Newborn: complete physical exam within 24 hours of birth
Listen to heart and lung first when the infant is quiet
Warming the statescope before using
Respirations: normal rate is 40-60 breaths/min
Pulse rate: normal rate is 100-180 beats/min
HEAD CIRCUMFERENCE, LENGTH, WEIGHT, AND GESTATIONAL AGE
Head circumference and percentile: place the measuring tape around the front of the head (above the brow) and the occipital area, the tape should be above the ears, normally 32-37 cm at term.
Length and percentile
Weight and percentile
Assessment of gestational age
Obvious congenital abnormality
Plethora (deep, rosy red color): common in polycytemia, can be seen in overoxygenation and overheated infant.
Erythema neonatorum: normal, phenomenon in transition period and can occur when the infant has been stimulated
Pallor (washed-out, whitish appearance)
Central cyanosis: bluish skin, including the tongue and lips
Peripheral cyanosis: bluish skin with pink lips and tongue
Acrocyanosis: bluish hands and feet only
Extensive bruising (ecchymoses): prolonged and difficult delivery
‘Blue on pink’ or ‘pink on blue’: poor perfusion, inadequate oxygenation, inadequate ventilation, or polycytemia.
Harlequin coloration (clear line of demarcation between an area of redness and an area of normal coloration)
Mottling (lacy red pattern): maybe seen in healthy infants and in those with cold stress, hypovolemia, or sepsis. Persistent mottling (cutis marmorata) found in infants with Down syndrome, trisomy 13 or trisomy 18.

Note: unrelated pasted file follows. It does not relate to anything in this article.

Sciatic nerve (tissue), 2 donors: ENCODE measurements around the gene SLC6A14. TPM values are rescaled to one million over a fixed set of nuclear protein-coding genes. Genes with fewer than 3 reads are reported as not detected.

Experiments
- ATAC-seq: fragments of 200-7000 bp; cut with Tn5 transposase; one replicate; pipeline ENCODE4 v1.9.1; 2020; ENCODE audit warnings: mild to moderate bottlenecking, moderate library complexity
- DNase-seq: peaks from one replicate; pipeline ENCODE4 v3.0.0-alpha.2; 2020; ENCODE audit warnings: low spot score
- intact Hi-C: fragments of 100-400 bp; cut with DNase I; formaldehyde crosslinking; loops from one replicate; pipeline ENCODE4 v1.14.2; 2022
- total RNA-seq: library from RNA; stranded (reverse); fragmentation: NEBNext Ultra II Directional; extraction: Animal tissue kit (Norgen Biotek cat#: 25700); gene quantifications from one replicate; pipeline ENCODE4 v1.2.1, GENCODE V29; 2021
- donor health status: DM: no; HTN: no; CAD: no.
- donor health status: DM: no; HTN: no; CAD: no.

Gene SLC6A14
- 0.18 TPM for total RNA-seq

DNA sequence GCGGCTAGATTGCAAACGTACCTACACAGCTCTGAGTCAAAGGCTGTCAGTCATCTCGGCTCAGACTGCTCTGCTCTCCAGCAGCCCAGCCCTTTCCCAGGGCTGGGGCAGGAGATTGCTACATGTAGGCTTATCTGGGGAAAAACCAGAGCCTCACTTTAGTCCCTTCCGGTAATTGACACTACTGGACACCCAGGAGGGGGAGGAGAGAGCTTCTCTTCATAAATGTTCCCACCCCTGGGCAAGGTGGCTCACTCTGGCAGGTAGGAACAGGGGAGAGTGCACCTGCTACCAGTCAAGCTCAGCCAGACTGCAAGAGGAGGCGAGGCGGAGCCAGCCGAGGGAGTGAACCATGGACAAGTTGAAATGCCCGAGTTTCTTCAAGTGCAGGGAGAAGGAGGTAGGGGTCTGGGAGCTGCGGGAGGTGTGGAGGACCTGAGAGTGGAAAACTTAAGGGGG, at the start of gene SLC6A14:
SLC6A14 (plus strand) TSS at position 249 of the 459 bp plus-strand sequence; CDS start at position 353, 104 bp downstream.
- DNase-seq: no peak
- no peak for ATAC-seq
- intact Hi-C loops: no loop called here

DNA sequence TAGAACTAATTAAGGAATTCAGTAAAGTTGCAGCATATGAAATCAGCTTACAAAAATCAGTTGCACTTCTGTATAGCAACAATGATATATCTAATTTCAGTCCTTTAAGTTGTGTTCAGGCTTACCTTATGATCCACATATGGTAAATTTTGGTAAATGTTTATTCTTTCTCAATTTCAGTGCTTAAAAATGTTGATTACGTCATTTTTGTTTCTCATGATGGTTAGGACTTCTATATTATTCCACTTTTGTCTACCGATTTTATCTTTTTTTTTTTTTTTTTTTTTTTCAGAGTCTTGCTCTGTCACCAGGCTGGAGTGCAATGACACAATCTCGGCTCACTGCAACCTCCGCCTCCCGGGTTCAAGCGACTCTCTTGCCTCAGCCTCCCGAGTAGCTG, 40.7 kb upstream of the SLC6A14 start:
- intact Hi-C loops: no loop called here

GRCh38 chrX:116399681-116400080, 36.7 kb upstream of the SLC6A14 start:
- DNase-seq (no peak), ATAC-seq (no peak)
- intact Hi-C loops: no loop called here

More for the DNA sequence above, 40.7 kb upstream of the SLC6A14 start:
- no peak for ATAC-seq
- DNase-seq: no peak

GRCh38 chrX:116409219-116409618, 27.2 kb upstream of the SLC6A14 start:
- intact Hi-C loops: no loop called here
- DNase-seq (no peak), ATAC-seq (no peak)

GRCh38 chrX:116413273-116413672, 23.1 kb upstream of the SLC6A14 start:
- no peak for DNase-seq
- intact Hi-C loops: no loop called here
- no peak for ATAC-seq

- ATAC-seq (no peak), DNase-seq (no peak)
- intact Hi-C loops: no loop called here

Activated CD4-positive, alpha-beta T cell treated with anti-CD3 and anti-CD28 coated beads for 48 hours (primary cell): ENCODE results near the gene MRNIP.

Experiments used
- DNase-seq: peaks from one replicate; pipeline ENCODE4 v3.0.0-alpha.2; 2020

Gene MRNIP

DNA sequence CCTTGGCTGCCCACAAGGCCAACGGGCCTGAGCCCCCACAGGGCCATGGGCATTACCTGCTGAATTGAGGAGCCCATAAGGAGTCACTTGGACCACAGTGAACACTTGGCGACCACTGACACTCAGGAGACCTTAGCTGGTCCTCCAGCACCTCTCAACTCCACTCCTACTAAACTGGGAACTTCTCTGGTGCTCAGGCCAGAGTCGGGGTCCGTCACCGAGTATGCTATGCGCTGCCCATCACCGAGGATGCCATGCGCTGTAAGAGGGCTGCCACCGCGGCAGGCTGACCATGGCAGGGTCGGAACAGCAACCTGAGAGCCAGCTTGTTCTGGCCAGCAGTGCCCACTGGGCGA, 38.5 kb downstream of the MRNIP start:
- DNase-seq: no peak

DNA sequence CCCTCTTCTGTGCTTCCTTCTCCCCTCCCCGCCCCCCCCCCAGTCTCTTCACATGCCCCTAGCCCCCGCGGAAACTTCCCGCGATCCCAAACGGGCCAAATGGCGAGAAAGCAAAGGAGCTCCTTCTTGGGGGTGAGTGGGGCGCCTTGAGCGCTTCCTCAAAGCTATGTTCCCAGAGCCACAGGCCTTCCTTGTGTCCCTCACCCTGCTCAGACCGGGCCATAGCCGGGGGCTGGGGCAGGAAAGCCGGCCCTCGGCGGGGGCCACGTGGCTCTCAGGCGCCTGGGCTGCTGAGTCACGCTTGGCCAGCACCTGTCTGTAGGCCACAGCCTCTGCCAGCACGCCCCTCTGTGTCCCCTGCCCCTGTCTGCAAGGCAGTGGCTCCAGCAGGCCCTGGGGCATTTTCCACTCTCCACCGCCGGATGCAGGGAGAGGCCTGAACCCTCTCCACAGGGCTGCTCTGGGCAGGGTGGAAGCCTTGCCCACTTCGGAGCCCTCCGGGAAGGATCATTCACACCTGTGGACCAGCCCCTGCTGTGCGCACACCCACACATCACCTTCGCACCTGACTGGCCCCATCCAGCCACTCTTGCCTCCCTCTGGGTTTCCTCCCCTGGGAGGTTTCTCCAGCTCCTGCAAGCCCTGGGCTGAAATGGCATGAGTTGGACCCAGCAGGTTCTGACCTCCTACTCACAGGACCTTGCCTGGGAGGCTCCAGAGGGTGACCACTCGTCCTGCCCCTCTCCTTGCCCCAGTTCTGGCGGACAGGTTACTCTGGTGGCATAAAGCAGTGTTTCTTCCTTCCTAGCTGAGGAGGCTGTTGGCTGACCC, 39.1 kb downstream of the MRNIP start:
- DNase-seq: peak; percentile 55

Vernix caseosa: substance that covers the skin until 38th week of gestation
Collodion infant: skin resembles parchment, restriction in growth of the nose and ears.
Dry skin: postdate or postmature infant, congenital syphillis, and candidiasis
Milia: withish, pinhead-sized on chin, nose, forehead, and cheeks.
Erythema toxicum: small areas of red skin with a yellow-white papule in the center.
Candida albicans rash: erythematous plaques with sharply demarcated edges.
Transient neonatal pustular melanosis: pustules, ruptured vesicupustules, and hiperpigmented macules.
Acne neonatorum: comedones and papules over the cheeks, chin, and forehead.
Herpes simplex: pustular vesicular rash, vesicles, bullae, or denuded skin.
Macular hemangioma (‘stork bites’): dissappear spontaneously within 1st year of life.
Port-wine stain (nevus flammeus): does not blanch with pressure and not disappear with time.
Mongolian spot: dark blue or purple bruise-like makular spots, most common birthmark
Cavernous hemangioma: large, red, cyst-like, firm, ill-defined mass. If associated with thrombocytopenia (Kasabach-Merrit syndrome)
Strawberry hemangioma (macular hemangioma): flat, bright red, sharply demarcated lesions.
Anterior and posterior fontanelles :anterior fontanelle usually closes at 9-12 mo and the posterior at 2-4 mo
Molding: temporary asymmetry of the skull resulting from the birth process.
Increased intracranial pressure: bulging anterior fontanelle, separated sutures, paralysis of upward gaze (setting-sunsign, prominent veins of the scalp, increasing macrocephaly
Craniosynostosis: premature closure of one or more sutures
Craniotabes: softening of the skull
Plagiocephaly: oblique shape of a head, asymmetric and flattened.
Eliciting the rooting reflex
Palpate the sternocleidomastoid
Short neck: Turner’s, Noonan’s, and Klippel-Feil syndromes
Note the general shape of the nose, mouth, and chin